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Nov 29 2012

Punting the Pundits

“Punting the Pundits” is an Open Thread. It is a selection of editorials and opinions from around the news medium and the internet blogs. The intent is to provide a forum for your reactions and opinions, not just to the opinions presented, but to what ever you find important.

Thanks to ek hornbeck, click on the link and you can access all the past “Punting the Pundits”.

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Sen. Bernie Sanders: Let the Bush Tax Cuts for the Wealthy Expire Already

Right now, the Bush tax cuts are set to expire at the end of this year. That means the only way that Republicans can extend tax breaks for the wealthy and cut vital programs is if Democrats let them.

Sadly, virtually all Republicans and some Democrats are too willing to do deficit reduction in a way that hurts those who are already hurting.

Don’t let them win. The Bush tax cuts must be allowed to expire.

I look forward to working with President Obama and all members of Congress to do deficit reduction in a way that finally asks the wealthiest people in our country to pay their fair share, and that recognizes the needs of working families.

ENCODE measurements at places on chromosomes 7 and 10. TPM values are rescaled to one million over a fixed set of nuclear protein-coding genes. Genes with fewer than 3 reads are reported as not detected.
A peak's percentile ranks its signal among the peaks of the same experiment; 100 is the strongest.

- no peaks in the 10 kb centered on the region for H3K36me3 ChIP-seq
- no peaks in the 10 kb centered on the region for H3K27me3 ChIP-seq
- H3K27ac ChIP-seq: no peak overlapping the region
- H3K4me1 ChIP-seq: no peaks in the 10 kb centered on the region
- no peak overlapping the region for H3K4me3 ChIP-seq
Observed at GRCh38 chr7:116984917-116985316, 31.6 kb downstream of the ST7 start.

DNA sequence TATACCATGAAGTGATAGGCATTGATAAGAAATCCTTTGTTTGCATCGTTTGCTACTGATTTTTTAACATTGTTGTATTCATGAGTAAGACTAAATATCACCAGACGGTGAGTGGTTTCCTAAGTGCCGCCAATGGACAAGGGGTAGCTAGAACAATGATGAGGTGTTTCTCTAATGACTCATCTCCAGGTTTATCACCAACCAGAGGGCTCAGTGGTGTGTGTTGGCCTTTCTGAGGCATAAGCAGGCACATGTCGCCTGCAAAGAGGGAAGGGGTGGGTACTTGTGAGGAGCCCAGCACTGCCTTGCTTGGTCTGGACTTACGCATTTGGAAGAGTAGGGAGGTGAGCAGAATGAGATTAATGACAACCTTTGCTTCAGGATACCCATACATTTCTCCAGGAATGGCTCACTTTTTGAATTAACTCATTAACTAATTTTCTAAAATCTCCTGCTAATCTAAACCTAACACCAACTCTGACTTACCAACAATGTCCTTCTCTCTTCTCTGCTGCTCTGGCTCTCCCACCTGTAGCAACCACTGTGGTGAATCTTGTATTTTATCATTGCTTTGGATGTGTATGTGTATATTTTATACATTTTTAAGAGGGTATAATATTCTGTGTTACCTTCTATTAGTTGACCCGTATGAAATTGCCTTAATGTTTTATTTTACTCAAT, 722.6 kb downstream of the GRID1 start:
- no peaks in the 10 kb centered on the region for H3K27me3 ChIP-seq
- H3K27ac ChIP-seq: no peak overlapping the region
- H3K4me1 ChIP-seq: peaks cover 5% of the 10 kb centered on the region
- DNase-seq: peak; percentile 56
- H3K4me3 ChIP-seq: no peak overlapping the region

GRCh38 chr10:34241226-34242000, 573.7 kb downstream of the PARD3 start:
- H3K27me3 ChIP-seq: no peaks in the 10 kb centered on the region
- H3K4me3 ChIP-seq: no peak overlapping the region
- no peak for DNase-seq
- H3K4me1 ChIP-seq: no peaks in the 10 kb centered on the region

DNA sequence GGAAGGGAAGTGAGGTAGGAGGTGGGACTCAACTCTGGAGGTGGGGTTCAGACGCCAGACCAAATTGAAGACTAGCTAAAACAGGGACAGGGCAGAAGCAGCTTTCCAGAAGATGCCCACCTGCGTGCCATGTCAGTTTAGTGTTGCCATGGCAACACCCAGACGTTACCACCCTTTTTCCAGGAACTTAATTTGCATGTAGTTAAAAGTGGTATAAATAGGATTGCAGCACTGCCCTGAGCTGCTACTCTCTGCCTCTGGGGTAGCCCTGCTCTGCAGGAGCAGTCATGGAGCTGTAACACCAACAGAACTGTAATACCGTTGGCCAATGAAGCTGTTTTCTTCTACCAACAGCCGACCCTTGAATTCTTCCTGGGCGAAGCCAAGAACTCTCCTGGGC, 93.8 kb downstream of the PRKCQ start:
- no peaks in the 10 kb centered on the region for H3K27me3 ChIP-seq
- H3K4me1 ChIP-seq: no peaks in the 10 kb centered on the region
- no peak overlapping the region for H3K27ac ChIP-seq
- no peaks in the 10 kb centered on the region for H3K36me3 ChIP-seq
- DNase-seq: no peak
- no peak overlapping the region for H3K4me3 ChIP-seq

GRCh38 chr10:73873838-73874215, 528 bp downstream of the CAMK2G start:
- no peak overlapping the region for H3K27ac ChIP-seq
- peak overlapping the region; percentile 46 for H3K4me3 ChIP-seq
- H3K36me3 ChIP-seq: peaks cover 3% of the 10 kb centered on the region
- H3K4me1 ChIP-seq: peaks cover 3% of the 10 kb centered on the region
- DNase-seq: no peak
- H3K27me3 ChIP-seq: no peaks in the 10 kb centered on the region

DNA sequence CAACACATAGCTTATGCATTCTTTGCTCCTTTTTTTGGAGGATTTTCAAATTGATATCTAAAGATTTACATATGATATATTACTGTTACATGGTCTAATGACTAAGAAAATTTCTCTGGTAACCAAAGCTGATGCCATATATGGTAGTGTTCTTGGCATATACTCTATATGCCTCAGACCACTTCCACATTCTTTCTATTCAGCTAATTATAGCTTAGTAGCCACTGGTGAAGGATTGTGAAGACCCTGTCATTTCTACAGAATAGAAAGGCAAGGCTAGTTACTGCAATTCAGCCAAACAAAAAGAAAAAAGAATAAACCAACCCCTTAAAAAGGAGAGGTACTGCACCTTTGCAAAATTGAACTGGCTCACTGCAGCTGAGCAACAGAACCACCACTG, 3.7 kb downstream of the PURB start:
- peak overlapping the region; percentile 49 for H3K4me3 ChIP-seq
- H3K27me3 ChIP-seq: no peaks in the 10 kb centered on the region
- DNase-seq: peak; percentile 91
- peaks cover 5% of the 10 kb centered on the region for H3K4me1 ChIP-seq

Gail Collins: Happy Talking

We’re currently having a big debate about the Senate filibuster. It is possible you hadn’t heard, what with the onset of the holiday season, the fiscal cliff and several unexpected plot turns on “Homeland” to worry about. There’s just so much a person can handle.

In Washington, it’s all people talk about. O.K., not all. But there’s a lot of rancor. John Cornyn, the new Senate minority whip, predicted to Politico that if Democrats went forward with their plans to change the filibuster rules, “It will shut down the Senate.” [..]

Here’s the basic deal: There are, at minimum, six points in the life of any fledgling bill when the minority party can file filibuster paperwork that will stop all progress unless the majority can round up 60 votes. The Democrats want to eliminate a few. Also, they’d like to replicate the “Mr. Smith” rules. No more procedural shortcuts. As Senator Richard Durbin put it, “you want to stop the business of the Senate, by goodness’ sake, park your fanny on the floor of the Senate and speak.”

This would be very hard on the minority. Although everybody in the Senate likes to talk, very few actually like to hang around the Senate itself.

Robert Reich: Will Timothy Geithner Lead Us Over or Around the Fiscal Cliff?

I’m trying to remain optimistic that the President and congressional Democrats will hold their ground over the next month as we approach the so-called “fiscal cliff.”

But leading those negotiations for the White House is outgoing Secretary of Treasury Tim Geithner, whom Monday’s Wall Street Journal described as a “pragmatic deal maker” because of “his long relationship with former Treasury Secretary Robert Rubin, for whom balancing the budget was a priority over other Democratic touchstones.” [..]

If “pragmatic deal maker,” as the Journal describes Geithner, means someone who believes any deal with Republicans is better than no deal, and deficit reduction is more important than job creation, we could be in for a difficult December.